How the West f*cked up the Middle East
Author(s): Michael Luders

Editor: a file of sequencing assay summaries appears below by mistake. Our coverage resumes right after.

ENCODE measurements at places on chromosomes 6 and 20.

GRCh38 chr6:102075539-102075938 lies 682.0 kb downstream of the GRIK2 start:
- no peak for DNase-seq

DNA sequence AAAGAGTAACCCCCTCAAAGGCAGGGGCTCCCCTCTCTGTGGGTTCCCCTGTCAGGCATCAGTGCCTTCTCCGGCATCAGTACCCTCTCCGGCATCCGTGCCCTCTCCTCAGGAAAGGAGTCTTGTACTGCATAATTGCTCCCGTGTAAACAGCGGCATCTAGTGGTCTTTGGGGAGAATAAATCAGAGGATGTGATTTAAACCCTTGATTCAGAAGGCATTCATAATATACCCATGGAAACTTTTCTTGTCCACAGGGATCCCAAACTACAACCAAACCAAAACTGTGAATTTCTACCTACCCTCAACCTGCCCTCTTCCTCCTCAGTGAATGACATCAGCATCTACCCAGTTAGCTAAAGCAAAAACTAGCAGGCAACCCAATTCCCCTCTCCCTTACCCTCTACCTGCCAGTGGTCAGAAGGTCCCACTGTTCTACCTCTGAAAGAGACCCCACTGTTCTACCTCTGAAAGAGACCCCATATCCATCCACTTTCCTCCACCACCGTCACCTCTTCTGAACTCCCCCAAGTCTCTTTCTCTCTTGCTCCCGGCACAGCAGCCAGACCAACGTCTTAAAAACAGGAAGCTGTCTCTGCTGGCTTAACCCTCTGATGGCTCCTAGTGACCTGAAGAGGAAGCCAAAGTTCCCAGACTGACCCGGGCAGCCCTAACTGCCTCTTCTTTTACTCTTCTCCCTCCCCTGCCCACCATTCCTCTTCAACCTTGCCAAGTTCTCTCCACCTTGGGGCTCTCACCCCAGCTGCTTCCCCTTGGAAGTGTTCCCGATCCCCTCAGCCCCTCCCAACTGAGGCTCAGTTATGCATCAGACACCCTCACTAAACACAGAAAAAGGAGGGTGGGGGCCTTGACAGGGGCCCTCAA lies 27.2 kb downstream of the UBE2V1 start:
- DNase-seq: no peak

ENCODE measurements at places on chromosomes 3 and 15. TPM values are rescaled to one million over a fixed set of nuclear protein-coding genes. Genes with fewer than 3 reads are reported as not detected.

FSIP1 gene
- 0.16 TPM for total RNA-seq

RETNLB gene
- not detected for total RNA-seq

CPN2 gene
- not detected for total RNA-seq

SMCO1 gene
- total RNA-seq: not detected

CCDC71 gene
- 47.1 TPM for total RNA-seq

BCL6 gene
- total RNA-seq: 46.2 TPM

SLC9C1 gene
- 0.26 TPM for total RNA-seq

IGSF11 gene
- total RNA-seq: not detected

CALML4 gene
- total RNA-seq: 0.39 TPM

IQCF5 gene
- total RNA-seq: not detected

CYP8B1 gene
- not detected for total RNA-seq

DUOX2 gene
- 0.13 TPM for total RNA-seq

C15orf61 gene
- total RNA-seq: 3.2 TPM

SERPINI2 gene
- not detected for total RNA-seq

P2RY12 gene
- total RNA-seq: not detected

The book under review may not be directed to academics but the information it provides is certainly worthy of consideration. The book is polemical in a positive sense. It is written by a political consultant and publicist who is well acquainted with Arabic literature, Islamic studies and political science, having studied in Berlin and Damascus. He is, moreover, a Middle East correspondent of the German weekly Die Zeit. The title of the book is intentionally provocative, not in order to offend the readers but to vent its author’s frustration and catch the attention of the reader. Readers can certainly understand the author’s position regarding Western involvement in the Middle East and the title serves as a statement about the content of the book and its conclusion. The author starts his discussion about Western involvement in the Middle East by tracing its different interferences from the end of World War II. Of course, Western interference in Middle Eastern affairs predates this, but according to the author things got seriously worse from about 1953 after the toppling of the democratically elected Prime Minister of Iran, Mohammed Mossadegh. The author calls this event the ‘original sin’ from which started all the bad decisions and interferences in the Middle East. The author describes how the West adopted the policy of divide and rule and blames the media for being the propaganda vehicle through which their message was fed to western populations. The West’s policy was simply to divide the peoples of the Middle East into different parties. The regimes who supported them and their agenda were ‘good doers’, even if they were really bad, and those who opposed them were evil. This idea was taken up by the media quite willingly and broadcasted to the masses.